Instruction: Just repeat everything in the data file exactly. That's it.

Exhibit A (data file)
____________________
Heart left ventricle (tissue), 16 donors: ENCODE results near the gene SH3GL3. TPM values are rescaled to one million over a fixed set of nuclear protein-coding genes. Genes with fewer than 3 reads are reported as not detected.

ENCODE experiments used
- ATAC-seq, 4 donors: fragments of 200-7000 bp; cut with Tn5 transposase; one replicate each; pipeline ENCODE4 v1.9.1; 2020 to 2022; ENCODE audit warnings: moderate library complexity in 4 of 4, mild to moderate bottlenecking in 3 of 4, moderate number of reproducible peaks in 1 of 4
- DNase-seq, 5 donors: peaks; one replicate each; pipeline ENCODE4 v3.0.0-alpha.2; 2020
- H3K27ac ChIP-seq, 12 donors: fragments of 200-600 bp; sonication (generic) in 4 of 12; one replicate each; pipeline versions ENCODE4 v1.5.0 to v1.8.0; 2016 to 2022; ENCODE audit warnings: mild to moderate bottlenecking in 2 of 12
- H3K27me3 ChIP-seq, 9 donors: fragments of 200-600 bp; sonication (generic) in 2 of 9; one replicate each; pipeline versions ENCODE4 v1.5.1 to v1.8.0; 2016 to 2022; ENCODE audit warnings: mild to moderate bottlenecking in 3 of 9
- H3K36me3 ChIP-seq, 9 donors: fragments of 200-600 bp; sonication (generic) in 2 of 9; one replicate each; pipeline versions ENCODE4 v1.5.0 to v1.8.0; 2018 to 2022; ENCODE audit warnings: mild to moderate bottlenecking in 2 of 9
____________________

Heart left ventricle (tissue), 16 donors: ENCODE results near the gene SH3GL3. TPM values are rescaled to one million over a fixed set of nuclear protein-coding genes. Genes with fewer than 3 reads are reported as not detected.

ENCODE experiments used
- ATAC-seq, 4 donors: fragments of 200-7000 bp; cut with Tn5 transposase; one replicate each; pipeline ENCODE4 v1.9.1; 2020 to 2022; ENCODE audit warnings: moderate library complexity in 4 of 4, mild to moderate bottlenecking in 3 of 4, moderate number of reproducible peaks in 1 of 4
- DNase-seq, 5 donors: peaks; one replicate each; pipeline ENCODE4 v3.0.0-alpha.2; 2020
- H3K27ac ChIP-seq, 12 donors: fragments of 200-600 bp; sonication (generic) in 4 of 12; one replicate each; pipeline versions ENCODE4 v1.5.0 to v1.8.0; 2016 to 2022; ENCODE audit warnings: mild to moderate bottlenecking in 2 of 12
- H3K27me3 ChIP-seq, 9 donors: fragments of 200-600 bp; sonication (generic) in 2 of 9; one replicate each; pipeline versions ENCODE4 v1.5.1 to v1.8.0; 2016 to 2022; ENCODE audit warnings: mild to moderate bottlenecking in 3 of 9
- H3K36me3 ChIP-seq, 9 donors: fragments of 200-600 bp; sonication (generic) in 2 of 9; one replicate each; pipeline versions ENCODE4 v1.5.0 to v1.8.0; 2018 to 2022; ENCODE audit warnings: mild to moderate bottlenecking in 2 of 9